The first building at Wellesley College, College Hall, was built in 1875 to house students, faculty, staff, classrooms, laboratories, art, and more, all in a single monumental structure. Perched atop a steep hill above Lake Waban, the monstrous Second Empire complex was among the largest buildings in the United States when it opened.
The inspiration to build College Hall most likely came from studying two of the most well-known and highly regarded women’s colleges at the time: Mount Holyoke Seminary and Vassar College, where each of their campuses was dominated by one large building containing nearly all of the classrooms, dormitories, and administrative offices.
The Second Empire building was designed by architects Hammatt Billings and his brother, Joseph Edward Billings who together created the firm Billings & Billings. The brothers worked out of an office in Boston and designed many prominent buildings in the state, many of which are no longer extant.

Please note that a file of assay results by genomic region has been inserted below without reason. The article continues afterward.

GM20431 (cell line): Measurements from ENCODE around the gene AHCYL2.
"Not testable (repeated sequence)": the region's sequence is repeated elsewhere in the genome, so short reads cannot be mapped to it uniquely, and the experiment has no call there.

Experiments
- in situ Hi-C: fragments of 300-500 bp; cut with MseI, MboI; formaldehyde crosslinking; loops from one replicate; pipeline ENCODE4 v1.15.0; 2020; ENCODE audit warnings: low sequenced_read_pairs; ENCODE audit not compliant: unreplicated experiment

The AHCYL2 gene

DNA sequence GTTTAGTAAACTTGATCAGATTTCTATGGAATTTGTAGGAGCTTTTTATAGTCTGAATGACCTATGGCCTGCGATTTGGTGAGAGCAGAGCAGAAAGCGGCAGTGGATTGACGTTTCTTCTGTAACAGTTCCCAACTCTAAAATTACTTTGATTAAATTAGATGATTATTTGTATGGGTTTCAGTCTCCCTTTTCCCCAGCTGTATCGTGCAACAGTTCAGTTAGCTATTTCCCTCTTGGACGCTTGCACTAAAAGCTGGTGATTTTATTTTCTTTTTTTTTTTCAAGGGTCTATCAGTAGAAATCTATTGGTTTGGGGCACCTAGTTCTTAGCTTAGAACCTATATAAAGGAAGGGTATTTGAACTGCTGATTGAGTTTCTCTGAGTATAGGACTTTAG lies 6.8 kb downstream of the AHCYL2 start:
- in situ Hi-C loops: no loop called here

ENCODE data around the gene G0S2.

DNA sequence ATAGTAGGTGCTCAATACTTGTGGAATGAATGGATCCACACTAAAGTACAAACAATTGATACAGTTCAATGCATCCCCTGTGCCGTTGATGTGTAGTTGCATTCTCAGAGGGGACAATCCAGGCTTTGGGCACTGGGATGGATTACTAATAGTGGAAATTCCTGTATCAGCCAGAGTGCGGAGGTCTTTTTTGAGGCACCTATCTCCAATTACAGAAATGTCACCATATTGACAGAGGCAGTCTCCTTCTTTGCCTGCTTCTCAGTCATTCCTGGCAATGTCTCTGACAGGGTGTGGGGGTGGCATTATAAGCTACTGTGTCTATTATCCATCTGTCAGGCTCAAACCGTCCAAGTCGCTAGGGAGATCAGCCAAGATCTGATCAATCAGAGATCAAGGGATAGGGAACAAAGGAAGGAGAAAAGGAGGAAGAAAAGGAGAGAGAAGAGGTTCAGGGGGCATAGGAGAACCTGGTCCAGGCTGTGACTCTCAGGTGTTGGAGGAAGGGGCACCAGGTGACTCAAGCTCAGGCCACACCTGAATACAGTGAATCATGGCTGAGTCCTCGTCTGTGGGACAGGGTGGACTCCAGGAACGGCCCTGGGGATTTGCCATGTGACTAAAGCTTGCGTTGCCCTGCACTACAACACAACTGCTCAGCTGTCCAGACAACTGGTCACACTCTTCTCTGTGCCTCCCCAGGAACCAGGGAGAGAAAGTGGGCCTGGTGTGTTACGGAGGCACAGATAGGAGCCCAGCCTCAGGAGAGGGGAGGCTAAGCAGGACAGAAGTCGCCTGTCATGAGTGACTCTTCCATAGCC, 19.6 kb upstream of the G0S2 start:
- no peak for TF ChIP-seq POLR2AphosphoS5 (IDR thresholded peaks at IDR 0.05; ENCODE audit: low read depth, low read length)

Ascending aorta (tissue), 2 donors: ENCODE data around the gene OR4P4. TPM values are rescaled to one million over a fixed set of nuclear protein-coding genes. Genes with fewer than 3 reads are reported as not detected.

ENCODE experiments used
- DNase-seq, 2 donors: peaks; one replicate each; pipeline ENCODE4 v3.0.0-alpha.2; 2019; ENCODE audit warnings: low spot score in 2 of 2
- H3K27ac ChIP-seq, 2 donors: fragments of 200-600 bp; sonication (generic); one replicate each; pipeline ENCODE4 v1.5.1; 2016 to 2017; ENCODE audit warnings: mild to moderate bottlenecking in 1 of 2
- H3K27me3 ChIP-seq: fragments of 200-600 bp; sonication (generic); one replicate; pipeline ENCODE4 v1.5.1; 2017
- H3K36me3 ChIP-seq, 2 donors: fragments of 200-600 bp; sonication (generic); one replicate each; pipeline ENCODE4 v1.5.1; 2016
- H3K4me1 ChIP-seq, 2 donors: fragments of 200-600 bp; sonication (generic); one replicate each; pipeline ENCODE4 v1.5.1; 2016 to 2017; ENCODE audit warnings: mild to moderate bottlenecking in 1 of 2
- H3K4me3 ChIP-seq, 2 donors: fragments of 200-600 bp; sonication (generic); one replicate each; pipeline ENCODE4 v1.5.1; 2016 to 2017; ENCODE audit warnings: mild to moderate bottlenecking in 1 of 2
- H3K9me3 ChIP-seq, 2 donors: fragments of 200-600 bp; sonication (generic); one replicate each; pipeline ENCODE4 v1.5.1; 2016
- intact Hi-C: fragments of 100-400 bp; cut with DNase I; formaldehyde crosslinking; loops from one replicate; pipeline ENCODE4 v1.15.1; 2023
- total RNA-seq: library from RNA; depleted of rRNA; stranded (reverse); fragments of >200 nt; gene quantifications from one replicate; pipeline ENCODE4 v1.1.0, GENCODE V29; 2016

On March 17, 1914 at at about 4:30 AM a fire started in the building. In only four hours, almost the entire building was reduced to rubble. Shockingly, everyone escaped the fire alive! The only part of the building that survived the blaze was a small two-story wing that housed the kitchen. It was separated from the rest of College Hall by a fire-door, which was installed to prevent fires from spreading beyond the kitchen. The cause of the fire has never been determined.
By the fall of 1915, only a year and a half after the fire, the first new building, Tower Court, had been built on the site of College Hall. Others on campus would soon follow, spread out in large part to minimize the possibility of another thoroughly devastating fire. Five columns were salvaged from the wreckage and later installed along a walkway near the steps to Tower Court’s quadrangle. They were planned with a plaque donated by the class of 1917, which reads “The last class to know the original Wellesley College”.